It's been a shocker flu season that started early, peaked at record levels and has a long tail we've yet to see the end of.
As public health and infectious disease experts devise strategies to guard against a repeat season of similar proportions, some flu sufferers may be wondering why they got away with a few sick days and sore throats when others were killed by the viral infections.
More than 180,000 flu cases were confirmed nationally by the end of September. That is 2½ times the number of cases over the same period in 2016, though the comparison may be overblown due to the rise in rapid flu testing this year.
Between January 1 and September 15, 288 influenza-related deaths were reported to NSW Health or logged with the Registry of Births Deaths and Marriages. It is likely to be an underestimate. Only a small fraction of all flu cases are laboratory-confirmed and there are delays in updating the register.
While the vast majority of flu deaths every year are among the elderly with pre-existing conditions, the young and healthy are not immune.
Three children, including three-year-old Sydney girl Vanika Idnani, died with flu in NSW this flu season. A handful of young, fit adults die flu-related deaths each year in Australia.
But what exactly are people dying from?
Death by influenza is complicated, said Dominic Dwyer, medical virologist and infectious diseases physician at Westmead Hospital, and clinical professor at the University of Sydney.
The frail and elderly are not the only patients at risk of dying from influenza. The viral infection itself can be fatal to a small proportion of otherwise healthy people or can trigger a fatal secondary infection.
Cytokine storm syndrome
Every flu season intensive care units treat a small number of people who have an over-exuberant, uncontrolled immune response to influenza, Professor Dwyer said.
"They have this overwhelming reaction to the infection and their lungs fill up with fluid, and otherwise healthy people can die," he said.
It is unclear why these patients have this terrible response, though it may be a genetic predisposition.
Patients are drowning in their own secretions, Professor Dwyer said.
Their lungs fill up with fluids containing proteins that fight infection, immune cells and some with antiviral and anti-inflammatory properties.
"The body produces these proteins to fight the infection. Normally these things naturally operate with a feedback mechanism; when the infection goes down they also drop back, but for some reason in these over-exuberant cases it just keeps building up," he said.
The syndrome not only attacks the lungs but can cause kidneys to shut down and affects the heart.
On chest X-rays the lungs of these patients look like a complete "white-out", Professor Dwyer said.
"It's a terrible disease, and fortunately it's not common," he said.
The secondary infections
Most people who die flu-related deaths are not killed by an influenza infection itself, but by secondary infections, most commonly pneumonia.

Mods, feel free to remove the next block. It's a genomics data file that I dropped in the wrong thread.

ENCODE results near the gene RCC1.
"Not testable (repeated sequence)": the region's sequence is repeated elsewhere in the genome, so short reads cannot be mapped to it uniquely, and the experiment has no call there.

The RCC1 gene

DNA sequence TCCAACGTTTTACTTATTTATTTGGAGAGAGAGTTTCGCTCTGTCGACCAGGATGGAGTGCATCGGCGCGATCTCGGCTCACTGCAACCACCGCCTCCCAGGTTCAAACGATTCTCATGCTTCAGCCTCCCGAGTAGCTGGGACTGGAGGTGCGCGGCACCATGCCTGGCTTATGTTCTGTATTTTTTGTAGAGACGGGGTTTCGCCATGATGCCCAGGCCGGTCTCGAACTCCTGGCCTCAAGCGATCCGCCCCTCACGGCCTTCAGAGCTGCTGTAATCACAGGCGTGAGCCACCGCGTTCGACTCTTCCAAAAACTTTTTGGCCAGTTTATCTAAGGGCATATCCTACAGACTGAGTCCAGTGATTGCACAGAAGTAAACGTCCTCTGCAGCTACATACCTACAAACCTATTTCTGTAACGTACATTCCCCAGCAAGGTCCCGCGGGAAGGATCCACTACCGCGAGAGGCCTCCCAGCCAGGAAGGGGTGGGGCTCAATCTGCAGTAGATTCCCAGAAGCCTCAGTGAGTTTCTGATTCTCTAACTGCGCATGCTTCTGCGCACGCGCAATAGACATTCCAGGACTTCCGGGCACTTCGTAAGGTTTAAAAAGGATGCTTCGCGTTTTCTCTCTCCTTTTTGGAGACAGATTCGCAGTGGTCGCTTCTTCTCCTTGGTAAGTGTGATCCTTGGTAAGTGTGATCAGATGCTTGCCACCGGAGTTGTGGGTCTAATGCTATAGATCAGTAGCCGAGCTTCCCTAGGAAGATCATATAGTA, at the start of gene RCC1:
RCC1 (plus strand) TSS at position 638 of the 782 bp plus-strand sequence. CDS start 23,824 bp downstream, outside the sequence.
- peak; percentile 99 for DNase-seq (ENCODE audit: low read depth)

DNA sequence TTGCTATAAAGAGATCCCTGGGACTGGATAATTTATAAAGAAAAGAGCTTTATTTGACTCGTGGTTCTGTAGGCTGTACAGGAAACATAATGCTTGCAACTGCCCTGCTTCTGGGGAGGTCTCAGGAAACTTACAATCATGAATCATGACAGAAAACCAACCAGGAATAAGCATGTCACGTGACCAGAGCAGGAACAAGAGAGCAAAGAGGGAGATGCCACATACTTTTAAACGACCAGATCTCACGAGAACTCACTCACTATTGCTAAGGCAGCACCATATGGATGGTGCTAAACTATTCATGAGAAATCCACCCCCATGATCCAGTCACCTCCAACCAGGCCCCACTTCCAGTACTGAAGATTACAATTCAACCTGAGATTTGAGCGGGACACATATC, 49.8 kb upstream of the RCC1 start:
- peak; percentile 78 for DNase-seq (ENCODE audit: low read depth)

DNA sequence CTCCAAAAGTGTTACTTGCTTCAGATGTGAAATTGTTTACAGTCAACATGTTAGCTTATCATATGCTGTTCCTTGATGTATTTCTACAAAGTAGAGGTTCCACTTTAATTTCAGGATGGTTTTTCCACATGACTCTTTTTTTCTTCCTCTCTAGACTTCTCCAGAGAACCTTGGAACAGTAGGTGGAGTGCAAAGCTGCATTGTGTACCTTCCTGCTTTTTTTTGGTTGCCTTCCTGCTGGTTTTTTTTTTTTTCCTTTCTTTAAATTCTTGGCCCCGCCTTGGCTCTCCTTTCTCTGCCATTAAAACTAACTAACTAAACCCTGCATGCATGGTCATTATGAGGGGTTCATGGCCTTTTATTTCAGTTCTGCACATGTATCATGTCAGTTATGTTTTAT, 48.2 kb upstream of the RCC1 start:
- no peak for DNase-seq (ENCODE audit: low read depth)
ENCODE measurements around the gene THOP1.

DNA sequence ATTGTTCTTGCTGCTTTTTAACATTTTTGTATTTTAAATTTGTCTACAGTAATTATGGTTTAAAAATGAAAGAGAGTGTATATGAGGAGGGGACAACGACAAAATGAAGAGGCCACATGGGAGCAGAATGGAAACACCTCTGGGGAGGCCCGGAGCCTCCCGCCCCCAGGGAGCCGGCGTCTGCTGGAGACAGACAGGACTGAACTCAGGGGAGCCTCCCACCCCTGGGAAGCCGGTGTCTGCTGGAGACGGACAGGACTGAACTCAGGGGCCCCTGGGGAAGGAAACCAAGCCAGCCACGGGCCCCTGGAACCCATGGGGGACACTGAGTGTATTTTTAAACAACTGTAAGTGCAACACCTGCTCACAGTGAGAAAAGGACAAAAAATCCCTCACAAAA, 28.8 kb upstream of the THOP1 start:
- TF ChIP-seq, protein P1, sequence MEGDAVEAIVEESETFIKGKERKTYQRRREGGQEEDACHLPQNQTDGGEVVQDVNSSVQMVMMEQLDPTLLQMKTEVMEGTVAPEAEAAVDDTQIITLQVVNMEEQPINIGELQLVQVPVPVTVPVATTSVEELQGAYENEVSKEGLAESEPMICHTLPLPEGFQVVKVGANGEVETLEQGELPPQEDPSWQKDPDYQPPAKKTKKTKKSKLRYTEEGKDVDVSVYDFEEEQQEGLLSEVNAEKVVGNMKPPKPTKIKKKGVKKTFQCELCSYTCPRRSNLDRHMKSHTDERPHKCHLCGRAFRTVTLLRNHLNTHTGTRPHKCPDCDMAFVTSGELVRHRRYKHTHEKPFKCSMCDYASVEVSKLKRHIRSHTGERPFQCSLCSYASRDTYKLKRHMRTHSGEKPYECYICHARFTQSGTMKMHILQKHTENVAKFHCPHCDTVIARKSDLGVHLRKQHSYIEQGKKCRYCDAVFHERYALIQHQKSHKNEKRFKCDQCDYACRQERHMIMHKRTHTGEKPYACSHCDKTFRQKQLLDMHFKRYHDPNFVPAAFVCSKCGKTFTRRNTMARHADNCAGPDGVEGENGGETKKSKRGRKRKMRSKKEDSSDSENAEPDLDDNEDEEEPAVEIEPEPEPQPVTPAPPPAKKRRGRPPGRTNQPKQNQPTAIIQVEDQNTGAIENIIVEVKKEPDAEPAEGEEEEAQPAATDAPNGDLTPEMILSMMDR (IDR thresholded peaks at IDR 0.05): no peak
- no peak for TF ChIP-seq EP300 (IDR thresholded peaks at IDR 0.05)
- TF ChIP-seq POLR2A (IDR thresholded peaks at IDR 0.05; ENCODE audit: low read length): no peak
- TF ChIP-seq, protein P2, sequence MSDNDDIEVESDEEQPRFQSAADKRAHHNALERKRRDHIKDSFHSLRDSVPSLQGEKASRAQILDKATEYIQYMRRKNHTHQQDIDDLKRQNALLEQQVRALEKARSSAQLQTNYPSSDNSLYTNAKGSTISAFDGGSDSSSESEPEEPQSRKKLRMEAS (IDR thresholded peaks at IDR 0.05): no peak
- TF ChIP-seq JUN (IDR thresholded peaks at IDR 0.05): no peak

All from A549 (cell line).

Staphylococcus and pneumococcus bacteria colonised harmlessly in the throat and nose can break through damaged mucosal lining of the respiratory tract caused by influenza, Professor Dwyer said.
This flu damage provides a "portal of entry" for the bacteria to get into the lungs or bloodstream, becoming harmful infections.
Damaged lungs caused by flu also leave patients vulnerable to staphylococcal or pneumococcal infections."The bacteria grows and replicates in the lungs, clogging them up," Professor Dwyer said.
Pneumonia usually affects part, or a lobe, of a lung or both lungs. On an X-ray the white cloud is usually localised to the affected area.
Pre-existing conditions under strain
Secondary infections are most likely to be fatal in patients with underlying respiratory conditions whose lungs are already under strain.
"Add a secondary infection over the top and they can get dramatically worse," Professor Dwyer said.
People with asthma, cystic fibrosis, chronic obstructive pulmonary disease as well as former smokers were at higher risk of contracting pneumonia.
Even other diseases that don't affect the lungs, including diabetes and kidney failure can get worse and potentially fatal with the added strain of flu.
"Every winter we see heart attacks and strokes increase during the flu season and we know flu increases the risk of both," Professor Dwyer said.
In rare cases, otherwise healthy people with flu can die of pneumonia. Rarer still, healthy people die of secondary infections that cause inflammation of the heart or brain, he said.
Flu deaths in children
Children die of flu from the same conditions that affect adults, and children with underlying respiratory conditions – like asthma – or heart problems were at increased risk, Professor Dwyer said.
Roughly half of the children who died from with influenza had no known underlying condition, said infectious diseases paediatrician Professor Robert Booy.
"The majority of flu deaths in children are before they get to school age," said Professor Booy, head of clinical research at the National Centre for Immunisation Research and Surveillance in Australia.
Flu and other viral respiratory infections are known risk factors for meningococcal disease, Professor Booy said.
Like staphylococcus and pneumococcus bacteria almost everyone will carry harmless meningococcus bacteria in their nose and throat at some stage in their lives.
The bacteria "invade" a child's bloodstream, becoming a harmful infection via the damaged lining of their throats caused by flu, Professor Booy said.
But flu and meningococcal deaths among children were still rare, he said.< Go Back